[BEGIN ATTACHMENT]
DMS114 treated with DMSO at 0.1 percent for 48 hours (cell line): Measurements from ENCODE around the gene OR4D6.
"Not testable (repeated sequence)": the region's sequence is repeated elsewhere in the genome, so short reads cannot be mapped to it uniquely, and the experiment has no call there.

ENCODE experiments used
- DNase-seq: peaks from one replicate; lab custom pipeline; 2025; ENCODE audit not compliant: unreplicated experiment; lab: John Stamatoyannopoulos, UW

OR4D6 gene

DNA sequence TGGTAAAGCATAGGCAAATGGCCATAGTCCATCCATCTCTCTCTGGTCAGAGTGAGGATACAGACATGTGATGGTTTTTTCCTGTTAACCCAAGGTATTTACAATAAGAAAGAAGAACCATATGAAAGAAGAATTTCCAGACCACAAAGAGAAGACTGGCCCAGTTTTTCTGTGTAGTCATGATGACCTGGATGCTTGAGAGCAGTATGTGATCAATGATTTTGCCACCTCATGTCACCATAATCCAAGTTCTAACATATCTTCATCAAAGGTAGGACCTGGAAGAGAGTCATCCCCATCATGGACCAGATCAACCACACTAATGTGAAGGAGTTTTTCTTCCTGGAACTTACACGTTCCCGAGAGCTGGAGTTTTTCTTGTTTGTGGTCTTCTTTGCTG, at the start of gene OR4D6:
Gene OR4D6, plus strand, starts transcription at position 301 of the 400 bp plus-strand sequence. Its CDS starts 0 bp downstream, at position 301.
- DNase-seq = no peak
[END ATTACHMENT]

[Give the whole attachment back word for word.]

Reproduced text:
DMS114 treated with DMSO at 0.1 percent for 48 hours (cell line): Measurements from ENCODE around the gene OR4D6.
"Not testable (repeated sequence)": the region's sequence is repeated elsewhere in the genome, so short reads cannot be mapped to it uniquely, and the experiment has no call there.

ENCODE experiments used
- DNase-seq: peaks from one replicate; lab custom pipeline; 2025; ENCODE audit not compliant: unreplicated experiment; lab: John Stamatoyannopoulos, UW

OR4D6 gene

DNA sequence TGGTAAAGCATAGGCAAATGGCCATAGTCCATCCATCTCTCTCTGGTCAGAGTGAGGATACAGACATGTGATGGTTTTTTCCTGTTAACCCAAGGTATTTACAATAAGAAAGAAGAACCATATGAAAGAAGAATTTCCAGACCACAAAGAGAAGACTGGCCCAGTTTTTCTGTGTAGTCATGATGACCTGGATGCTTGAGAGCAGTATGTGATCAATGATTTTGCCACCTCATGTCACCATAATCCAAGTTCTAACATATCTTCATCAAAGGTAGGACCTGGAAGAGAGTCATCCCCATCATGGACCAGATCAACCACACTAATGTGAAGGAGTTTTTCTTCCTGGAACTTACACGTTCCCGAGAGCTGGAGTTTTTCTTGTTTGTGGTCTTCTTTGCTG, at the start of gene OR4D6:
Gene OR4D6, plus strand, starts transcription at position 301 of the 400 bp plus-strand sequence. Its CDS starts 0 bp downstream, at position 301.
- DNase-seq = no peak